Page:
Designs have been refined to satisfy competing requirements for stability and tenability.
Marshall Space Flight Center, Alabama
Practical space-based coherent laser radar systems envisioned for global winds measurement must be very efficient and must contend with unique problems associated with the large platform velocities that the instruments experience in orbit. To compensate for these large platform-induced Doppler shifts in space-based applications, agile-frequency offset-locking of two single-frequency Doppler reference lasers was thoroughly investigated. Such techniques involve actively locking a frequency-agile master oscillator (MO) source to a comparatively static local oscillator (LO) laser, and effectively producing an offset between MO (the lidar slave oscillator seed source, typically) and heterodyne signal receiver LO that lowers the bandwidth of the receiver data-collection system and permits use of very high-quantum-efficiency, reasonably-low-bandwidth heterodyne photoreceiver detectors and circuits. Similar techniques are being applied in atmospheric CO2 differential-absorption lidar work, where MO sources need to be actively offset-locked to CO2 reference cells for continuous absolute-calibration purposes. Active MO/LO offset-locking is also highly applicable to lidar problems involving very high target velocities with respect to a static or moving lidar platform.
Efforts to date have focused on development of Tm,Ho:YLF lasers operating near 2.05 μm, which have much potential for both efficient space-based wind lidar systems and CO2 DIAL measurements. The locking techniques are readily applicable to any number of other wavelengths and laser formats.
Recent work on MO/LO offset locking has focused on increasing the offset locking range, improving the graded-In-GaAs photoreceiver performance, and advancing the maturity of the offset locking electronics. Figure 1 provides a schematic diagram of the offset-locking system. Improvements to the design of the tunable MO laser resonator resulted in continuous, fast, SLM piezo-tuning range of 25 GHz—more than double the range of the initial prototype. Major progress was also made in the performance of very wideband, 2-μmsensitive heterodyne photoreceivers. The fiber-coupled, hybridized-preamplifier photo-receivers developed most recently exhibited heterodyne detection bandwidth of 4 GHz to the 3 dB point, and adequate bandwidth to demonstrate robust offset-locking to 10 GHz. This advanced component is now offered as a standard product. Remarkably, these very small (30-μm active area diameter), thin, fast PIN (positive/intrinsic/ negative) devices exhibit ≈70 percent quantum efficiency to 4 GHz, adequate for direct use as a heterodyne receiver in many applications. With some degradation in locking robustness, MO/LO offsets of as much as 13.2 GHz were obtained. Settling times were typically 15 ms for 1 GHz steps, and locking stability was measured at 30 kHz over 20-s intervals. The system incorporated a LabVIEW-based GUI and robust auto-locking servo, greatly enhancing its usefulness in offset locking experiments and use as a wideband photoreceiver calibration instrument. Figure 2 shows a typical locking stability result.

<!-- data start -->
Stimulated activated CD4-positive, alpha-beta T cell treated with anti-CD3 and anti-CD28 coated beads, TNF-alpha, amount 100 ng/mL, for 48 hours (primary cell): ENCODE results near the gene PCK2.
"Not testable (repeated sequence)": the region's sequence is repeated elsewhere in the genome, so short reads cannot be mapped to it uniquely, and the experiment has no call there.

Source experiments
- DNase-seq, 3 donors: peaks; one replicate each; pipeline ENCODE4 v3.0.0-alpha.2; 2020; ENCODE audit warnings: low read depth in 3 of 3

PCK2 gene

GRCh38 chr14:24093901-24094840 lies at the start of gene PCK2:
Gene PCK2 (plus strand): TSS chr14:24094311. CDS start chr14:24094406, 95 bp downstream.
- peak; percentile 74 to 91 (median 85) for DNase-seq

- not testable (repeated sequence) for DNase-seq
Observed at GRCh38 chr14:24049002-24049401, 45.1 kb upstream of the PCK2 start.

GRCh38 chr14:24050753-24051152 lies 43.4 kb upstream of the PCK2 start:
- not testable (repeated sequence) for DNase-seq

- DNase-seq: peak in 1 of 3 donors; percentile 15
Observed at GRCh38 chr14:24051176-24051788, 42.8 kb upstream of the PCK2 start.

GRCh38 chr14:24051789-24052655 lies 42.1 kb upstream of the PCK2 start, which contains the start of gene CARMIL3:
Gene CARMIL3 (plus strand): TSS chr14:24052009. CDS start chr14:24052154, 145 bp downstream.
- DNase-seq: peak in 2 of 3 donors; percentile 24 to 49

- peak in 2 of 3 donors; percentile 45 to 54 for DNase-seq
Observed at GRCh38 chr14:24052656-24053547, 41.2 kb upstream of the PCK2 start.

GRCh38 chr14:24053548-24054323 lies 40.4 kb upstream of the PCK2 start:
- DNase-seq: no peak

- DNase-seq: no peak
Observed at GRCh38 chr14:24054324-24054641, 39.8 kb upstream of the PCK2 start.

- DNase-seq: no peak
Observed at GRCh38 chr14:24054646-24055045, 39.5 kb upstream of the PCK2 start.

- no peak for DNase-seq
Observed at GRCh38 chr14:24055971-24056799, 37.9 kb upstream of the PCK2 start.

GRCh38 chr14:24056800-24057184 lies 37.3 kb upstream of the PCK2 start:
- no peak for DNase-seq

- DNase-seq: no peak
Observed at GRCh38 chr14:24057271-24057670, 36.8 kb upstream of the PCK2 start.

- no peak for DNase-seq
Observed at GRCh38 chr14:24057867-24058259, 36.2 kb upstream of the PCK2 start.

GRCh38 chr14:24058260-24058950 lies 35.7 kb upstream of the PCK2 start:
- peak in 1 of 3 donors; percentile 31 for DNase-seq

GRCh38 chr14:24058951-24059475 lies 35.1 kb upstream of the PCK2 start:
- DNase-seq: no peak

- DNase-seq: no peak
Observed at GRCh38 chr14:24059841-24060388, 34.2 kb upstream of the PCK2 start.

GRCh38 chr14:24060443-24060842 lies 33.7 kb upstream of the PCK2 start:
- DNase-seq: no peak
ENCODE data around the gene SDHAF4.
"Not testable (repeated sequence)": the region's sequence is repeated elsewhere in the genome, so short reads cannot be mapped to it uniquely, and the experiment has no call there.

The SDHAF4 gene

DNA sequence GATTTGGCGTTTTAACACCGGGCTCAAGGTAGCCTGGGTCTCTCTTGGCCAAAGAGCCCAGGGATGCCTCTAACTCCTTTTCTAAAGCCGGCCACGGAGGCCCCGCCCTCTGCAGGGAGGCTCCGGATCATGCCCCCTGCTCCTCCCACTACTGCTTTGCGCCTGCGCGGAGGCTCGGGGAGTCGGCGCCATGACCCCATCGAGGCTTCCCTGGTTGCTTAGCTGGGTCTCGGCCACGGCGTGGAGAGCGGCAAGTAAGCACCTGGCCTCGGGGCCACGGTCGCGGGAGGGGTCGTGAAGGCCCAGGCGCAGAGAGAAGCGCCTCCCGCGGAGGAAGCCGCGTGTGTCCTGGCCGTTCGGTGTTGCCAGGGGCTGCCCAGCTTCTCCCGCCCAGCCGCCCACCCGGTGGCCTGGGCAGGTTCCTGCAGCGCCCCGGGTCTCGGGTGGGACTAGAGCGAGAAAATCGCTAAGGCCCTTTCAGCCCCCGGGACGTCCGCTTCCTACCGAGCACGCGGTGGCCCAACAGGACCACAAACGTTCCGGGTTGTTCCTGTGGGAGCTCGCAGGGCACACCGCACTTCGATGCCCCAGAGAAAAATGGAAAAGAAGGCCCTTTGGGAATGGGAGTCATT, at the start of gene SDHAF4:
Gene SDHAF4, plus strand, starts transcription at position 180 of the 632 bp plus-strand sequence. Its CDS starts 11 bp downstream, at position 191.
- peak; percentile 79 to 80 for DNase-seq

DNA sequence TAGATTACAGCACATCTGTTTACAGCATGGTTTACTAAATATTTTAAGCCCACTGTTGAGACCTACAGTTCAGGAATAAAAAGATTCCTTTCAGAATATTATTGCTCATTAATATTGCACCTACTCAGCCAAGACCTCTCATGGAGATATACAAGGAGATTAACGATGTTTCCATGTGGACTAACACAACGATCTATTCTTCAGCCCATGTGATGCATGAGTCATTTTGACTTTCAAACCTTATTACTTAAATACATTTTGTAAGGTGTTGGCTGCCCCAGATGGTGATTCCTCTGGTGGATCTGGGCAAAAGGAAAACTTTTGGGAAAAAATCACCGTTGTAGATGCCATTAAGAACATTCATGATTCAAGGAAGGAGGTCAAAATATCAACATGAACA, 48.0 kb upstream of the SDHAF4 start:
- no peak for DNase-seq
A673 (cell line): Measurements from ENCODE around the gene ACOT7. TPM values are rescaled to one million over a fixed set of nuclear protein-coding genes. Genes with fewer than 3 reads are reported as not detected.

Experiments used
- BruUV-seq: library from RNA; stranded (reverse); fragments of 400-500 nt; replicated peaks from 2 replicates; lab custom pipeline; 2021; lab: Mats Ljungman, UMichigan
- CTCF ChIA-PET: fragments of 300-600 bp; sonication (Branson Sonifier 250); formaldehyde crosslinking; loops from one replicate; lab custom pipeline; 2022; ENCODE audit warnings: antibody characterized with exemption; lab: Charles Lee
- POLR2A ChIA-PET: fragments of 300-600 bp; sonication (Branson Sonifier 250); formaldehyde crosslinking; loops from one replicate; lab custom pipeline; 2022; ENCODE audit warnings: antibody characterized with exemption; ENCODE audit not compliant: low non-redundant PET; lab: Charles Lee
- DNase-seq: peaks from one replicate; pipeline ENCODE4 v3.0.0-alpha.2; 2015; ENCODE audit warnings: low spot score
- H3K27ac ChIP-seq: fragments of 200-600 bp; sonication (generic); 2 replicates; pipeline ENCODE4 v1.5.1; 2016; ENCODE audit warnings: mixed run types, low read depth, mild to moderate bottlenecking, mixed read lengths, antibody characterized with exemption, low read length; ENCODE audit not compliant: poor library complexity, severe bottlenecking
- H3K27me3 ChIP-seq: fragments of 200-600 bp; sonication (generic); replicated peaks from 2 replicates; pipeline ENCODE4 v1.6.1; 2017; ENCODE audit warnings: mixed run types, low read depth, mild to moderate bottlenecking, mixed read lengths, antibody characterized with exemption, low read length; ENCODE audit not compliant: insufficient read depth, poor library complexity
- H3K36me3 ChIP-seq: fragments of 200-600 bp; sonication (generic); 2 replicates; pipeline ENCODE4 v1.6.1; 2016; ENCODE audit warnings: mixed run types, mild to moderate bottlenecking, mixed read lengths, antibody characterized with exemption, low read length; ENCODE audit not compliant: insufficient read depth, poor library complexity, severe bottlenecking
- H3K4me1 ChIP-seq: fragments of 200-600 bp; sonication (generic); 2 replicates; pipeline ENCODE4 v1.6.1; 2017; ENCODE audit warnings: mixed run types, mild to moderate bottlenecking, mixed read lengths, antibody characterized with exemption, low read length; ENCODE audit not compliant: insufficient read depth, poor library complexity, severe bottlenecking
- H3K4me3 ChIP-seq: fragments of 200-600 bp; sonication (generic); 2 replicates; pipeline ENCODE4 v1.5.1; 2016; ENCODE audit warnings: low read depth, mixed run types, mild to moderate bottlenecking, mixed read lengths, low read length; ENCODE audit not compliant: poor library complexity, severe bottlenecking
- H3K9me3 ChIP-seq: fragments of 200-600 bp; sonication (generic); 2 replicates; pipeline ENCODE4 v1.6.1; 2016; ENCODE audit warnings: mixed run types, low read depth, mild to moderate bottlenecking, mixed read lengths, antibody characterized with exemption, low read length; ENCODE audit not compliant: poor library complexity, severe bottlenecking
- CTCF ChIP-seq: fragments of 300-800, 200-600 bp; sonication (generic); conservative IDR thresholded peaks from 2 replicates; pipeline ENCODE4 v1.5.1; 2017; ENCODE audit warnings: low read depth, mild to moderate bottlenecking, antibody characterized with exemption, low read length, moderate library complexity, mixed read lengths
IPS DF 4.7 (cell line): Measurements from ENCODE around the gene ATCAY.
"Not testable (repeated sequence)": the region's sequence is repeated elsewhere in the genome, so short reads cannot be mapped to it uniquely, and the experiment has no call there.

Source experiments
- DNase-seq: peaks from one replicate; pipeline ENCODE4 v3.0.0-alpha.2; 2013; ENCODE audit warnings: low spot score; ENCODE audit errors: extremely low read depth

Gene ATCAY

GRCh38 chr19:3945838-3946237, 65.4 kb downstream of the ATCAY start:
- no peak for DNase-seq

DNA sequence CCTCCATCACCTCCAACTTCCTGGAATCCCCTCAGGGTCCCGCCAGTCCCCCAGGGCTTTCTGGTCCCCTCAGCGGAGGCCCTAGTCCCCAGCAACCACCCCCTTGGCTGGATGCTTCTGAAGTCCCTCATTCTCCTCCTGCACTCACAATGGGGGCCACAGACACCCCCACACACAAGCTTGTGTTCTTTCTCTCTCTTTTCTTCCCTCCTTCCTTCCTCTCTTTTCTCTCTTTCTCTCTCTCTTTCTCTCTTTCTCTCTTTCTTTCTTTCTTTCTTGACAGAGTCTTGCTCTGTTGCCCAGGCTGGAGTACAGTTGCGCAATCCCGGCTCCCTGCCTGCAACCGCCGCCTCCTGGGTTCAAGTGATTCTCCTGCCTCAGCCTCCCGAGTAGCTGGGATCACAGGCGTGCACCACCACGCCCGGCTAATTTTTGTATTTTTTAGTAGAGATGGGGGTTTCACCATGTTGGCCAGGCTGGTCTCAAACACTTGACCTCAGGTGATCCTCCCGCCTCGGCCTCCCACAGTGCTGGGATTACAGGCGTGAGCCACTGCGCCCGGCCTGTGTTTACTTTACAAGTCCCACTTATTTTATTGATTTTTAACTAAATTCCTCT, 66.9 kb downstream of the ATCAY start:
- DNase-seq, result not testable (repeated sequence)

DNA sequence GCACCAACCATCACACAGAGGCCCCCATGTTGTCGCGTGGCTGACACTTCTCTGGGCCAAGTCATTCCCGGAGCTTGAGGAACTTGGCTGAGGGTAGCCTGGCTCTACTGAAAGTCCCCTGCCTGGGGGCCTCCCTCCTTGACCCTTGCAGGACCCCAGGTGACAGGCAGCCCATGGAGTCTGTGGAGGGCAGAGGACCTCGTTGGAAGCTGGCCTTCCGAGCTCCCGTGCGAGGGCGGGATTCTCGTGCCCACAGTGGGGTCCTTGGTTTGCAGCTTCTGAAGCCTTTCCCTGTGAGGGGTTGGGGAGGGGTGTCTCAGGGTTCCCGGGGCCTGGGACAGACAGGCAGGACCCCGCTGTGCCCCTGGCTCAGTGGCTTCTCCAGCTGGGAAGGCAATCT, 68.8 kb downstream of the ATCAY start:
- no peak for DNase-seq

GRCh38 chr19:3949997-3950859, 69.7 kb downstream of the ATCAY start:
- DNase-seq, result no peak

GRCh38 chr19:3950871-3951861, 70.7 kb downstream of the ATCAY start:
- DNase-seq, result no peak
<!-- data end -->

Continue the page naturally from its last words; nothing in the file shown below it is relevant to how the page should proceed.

This work was done by Sammy W. Henderson, Charley P. Hale, and David M. E’Epagnier of Coherent Technologies, Inc. for Marshall Space Flight Center. For further information, contact Kent Blanchard at ctilidar.com or (303) 379-3264. MFS-31434